If you’re looking for an honest take on how the Colorado legislative session has gone so far, your best bet is to ask one of the veteran reporters who’ve spent years covering this stuff.  Guys like Charles Ashby.

Photo Credit: @OldNewsman

Ashby, a capitol reporter for the Grand Junction Daily Sentinel, is best known for his curmudgeonly disposition and dry sense of humor.  Imagine an old-school reporter who tells it like it is – that’s Ashby.  He was recently interviewed about the end of the legislative session and made some striking observations.  First, that Republicans ran the most interesting and memorable bills.  Second, that Democrats “signature” bills were mostly a waste of time because they would have been accomplished without stand-alone legislation.

Here’s the transcript from what Ashby told Colorado Public Radio:

CHARLES ASHBY, GRAND JUNCTION DAILY SENTINEL: What’s actually, I think, most interesting about this year’s session is probably the two most memorable bills from the session that people will be talking about afterwards – two of the bills that Ivan just talked about was the firefighting fleet and the red light cameras. Interestingly, even though they have bipartisan support, they are really Republican efforts, and in a Democratic controlled legislature it’s kind of an interesting aspect that you don’t normally see.  (Peak emphasis)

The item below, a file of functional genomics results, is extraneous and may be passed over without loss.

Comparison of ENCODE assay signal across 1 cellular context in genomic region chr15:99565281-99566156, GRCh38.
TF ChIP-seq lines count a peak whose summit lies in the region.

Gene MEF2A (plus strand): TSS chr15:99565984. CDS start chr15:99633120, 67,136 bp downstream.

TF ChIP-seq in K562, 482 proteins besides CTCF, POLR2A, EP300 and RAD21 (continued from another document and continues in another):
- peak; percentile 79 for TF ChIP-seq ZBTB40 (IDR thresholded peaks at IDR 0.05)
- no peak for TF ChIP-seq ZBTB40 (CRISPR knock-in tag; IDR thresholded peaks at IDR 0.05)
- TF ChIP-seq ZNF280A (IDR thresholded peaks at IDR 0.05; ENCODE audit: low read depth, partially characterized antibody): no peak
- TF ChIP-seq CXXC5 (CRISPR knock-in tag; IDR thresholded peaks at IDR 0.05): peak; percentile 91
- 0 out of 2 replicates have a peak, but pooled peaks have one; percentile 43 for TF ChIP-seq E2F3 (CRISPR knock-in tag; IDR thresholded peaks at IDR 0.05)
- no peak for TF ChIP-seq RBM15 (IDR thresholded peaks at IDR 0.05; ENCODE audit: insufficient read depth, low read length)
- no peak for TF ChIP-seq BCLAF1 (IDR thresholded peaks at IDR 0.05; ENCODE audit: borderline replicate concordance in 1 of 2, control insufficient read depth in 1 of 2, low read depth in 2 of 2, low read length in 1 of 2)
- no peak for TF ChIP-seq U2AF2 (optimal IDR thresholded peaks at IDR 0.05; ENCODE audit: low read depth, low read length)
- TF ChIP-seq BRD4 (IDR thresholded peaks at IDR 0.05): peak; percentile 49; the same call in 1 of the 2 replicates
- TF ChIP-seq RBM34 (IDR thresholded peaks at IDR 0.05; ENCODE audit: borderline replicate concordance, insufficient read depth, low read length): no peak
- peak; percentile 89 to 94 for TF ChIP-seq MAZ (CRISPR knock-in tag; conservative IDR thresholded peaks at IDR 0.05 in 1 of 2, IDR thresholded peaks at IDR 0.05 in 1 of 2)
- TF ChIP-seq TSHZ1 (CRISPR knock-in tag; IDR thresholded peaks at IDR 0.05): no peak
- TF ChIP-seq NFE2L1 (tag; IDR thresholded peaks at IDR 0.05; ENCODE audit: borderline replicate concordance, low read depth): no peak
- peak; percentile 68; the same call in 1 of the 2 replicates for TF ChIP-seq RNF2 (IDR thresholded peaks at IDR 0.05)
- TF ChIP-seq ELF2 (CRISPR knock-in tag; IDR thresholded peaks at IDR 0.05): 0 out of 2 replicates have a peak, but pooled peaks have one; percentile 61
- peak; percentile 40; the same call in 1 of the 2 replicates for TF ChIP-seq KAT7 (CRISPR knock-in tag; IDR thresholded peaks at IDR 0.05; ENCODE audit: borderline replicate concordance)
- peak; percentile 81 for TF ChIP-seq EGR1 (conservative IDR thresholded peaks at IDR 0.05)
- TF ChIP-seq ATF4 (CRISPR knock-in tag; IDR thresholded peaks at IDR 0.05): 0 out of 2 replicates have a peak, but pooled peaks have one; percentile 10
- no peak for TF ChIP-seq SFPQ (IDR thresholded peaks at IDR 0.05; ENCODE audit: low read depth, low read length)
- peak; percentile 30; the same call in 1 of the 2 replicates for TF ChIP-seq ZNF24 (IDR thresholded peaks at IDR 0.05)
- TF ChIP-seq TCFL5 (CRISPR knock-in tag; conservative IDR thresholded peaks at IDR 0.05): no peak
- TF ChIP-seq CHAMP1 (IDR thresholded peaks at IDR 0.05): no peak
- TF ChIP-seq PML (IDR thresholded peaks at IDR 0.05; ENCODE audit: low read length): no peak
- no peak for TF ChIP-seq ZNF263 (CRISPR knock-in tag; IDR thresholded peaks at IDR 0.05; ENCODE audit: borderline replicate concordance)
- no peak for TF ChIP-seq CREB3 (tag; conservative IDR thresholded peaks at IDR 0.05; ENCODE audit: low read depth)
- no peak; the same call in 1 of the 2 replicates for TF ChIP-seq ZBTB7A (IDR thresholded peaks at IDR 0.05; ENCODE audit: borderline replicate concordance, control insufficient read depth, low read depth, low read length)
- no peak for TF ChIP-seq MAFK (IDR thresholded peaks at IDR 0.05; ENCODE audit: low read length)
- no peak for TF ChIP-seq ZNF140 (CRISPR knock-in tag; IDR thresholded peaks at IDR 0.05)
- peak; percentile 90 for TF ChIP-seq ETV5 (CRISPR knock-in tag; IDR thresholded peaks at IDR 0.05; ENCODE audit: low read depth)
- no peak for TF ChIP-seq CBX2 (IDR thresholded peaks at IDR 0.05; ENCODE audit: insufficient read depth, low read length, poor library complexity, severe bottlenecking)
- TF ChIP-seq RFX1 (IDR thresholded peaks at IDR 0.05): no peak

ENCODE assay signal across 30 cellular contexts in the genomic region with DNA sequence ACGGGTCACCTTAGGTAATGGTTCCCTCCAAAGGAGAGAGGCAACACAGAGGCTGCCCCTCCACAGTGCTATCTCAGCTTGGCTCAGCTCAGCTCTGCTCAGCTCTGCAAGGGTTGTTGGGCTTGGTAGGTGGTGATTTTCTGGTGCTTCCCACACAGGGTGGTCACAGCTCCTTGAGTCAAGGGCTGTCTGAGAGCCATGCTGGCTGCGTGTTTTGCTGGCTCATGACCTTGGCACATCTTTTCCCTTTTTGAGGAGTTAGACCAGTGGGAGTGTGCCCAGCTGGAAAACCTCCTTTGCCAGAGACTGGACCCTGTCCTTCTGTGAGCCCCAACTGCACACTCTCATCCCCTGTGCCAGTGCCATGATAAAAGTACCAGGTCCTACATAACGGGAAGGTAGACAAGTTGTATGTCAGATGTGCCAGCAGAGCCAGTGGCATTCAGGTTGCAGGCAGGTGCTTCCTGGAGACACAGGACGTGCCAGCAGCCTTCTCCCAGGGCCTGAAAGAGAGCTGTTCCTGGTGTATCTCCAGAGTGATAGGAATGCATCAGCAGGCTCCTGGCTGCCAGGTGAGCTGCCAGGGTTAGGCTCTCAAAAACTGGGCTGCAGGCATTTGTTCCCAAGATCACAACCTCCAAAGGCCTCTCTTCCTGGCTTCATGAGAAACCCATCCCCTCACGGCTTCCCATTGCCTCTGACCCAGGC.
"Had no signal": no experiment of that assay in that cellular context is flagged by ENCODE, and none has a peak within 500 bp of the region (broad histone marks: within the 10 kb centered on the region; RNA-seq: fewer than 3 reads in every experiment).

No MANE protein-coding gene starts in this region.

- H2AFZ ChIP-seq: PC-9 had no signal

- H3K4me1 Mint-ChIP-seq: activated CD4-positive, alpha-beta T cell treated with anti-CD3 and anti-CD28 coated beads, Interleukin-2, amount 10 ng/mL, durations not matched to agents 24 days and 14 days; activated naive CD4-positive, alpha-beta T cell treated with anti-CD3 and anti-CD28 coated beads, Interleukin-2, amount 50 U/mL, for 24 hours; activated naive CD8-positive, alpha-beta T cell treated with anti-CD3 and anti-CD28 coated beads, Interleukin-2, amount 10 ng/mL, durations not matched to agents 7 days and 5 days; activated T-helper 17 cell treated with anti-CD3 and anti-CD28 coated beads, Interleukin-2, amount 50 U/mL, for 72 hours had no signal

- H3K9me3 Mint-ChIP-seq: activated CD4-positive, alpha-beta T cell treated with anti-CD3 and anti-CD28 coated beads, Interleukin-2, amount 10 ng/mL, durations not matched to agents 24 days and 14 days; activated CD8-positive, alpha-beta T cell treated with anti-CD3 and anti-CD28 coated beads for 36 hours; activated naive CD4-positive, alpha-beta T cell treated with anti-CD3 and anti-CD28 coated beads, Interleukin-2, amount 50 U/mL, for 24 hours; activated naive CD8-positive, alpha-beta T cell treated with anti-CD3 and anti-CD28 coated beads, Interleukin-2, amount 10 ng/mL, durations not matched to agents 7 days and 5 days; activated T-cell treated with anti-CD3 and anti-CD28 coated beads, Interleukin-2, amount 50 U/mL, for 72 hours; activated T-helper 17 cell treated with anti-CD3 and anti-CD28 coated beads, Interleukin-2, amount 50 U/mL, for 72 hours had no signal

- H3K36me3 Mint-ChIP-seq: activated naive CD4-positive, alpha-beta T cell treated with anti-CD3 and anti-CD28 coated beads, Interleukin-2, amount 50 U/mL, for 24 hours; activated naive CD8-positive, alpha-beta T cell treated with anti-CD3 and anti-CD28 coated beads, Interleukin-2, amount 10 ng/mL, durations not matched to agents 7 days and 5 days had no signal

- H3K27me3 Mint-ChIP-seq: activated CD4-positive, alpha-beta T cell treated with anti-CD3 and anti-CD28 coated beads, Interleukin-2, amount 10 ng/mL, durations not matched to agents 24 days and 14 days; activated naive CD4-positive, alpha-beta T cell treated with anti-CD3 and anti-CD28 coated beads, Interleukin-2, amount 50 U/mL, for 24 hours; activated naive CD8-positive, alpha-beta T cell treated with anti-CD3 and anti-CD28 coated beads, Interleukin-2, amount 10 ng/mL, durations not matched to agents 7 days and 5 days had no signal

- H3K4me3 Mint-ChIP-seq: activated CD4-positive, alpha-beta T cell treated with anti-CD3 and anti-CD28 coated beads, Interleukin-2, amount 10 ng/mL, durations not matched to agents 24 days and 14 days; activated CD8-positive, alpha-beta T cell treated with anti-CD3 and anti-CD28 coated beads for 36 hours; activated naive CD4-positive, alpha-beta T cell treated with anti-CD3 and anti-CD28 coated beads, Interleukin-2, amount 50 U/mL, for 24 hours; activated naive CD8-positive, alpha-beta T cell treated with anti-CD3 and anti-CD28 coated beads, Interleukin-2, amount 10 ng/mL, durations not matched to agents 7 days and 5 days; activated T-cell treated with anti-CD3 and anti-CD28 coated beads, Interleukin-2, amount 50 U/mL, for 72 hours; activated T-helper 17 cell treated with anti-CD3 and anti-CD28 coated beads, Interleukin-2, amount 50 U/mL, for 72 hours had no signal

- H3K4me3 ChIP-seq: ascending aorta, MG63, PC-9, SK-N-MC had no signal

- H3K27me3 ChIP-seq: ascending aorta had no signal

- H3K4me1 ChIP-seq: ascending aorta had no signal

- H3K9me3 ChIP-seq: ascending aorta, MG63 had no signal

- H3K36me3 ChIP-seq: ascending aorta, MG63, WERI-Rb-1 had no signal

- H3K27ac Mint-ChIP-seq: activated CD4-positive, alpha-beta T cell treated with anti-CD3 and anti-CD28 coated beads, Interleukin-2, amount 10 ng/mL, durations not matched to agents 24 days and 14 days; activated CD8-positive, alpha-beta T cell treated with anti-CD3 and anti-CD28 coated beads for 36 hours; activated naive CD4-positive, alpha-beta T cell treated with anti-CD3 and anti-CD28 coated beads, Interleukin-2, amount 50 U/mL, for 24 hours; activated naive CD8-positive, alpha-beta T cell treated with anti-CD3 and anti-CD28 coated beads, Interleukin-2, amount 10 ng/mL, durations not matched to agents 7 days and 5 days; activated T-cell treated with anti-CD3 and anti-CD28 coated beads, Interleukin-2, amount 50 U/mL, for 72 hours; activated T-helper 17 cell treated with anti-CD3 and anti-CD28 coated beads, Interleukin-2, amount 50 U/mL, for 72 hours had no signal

BENTE BIRKLAND, COLORADO PUBLIC RADIO: Democrats this session haven’t been nearly as ambitious as they were last session, they’ve definitely toned things down, maybe that’s part of the reason we’re seeing some of these Republican measures rise to the forefront of the session?

ASHBY: Well, what’s kind of interesting about the Democratic measures is they’re signature bills are really almost just made up.  I mean they don’t even really need them.  I mean $100 million they’re giving back, $110 million I guess they’re giving back to K-12. Which, you know, they created a special bill to do that, they didn’t need to do that, there’s a normal bill process for that. They have $100 million going to higher ed, they didn’t need a special bill for that. That’s usually handled in the budget bill. They’re playing it close to the chest, they’re playing it very quiet, they’re playing it as safe as they possibly can, except for, you know, when they tried to do the abortion measure that didn’t last very long. It’s almost like they’re running a little scared, and that’s part of the issue going on coming into the session because the recalls last year, Democrats losing those two seats, then having a narrow majority in the senate. (Peak emphasis)

Ashby’s analysis nails it and should have Republicans feeling confident heading into the 2014 election.  The GOP showed true leadership this session, and it did not go unnoticed by the Capitol’s opinion leaders.  Meanwhile, Democrats piddled around creating faux accomplishments that would have happened with or without them.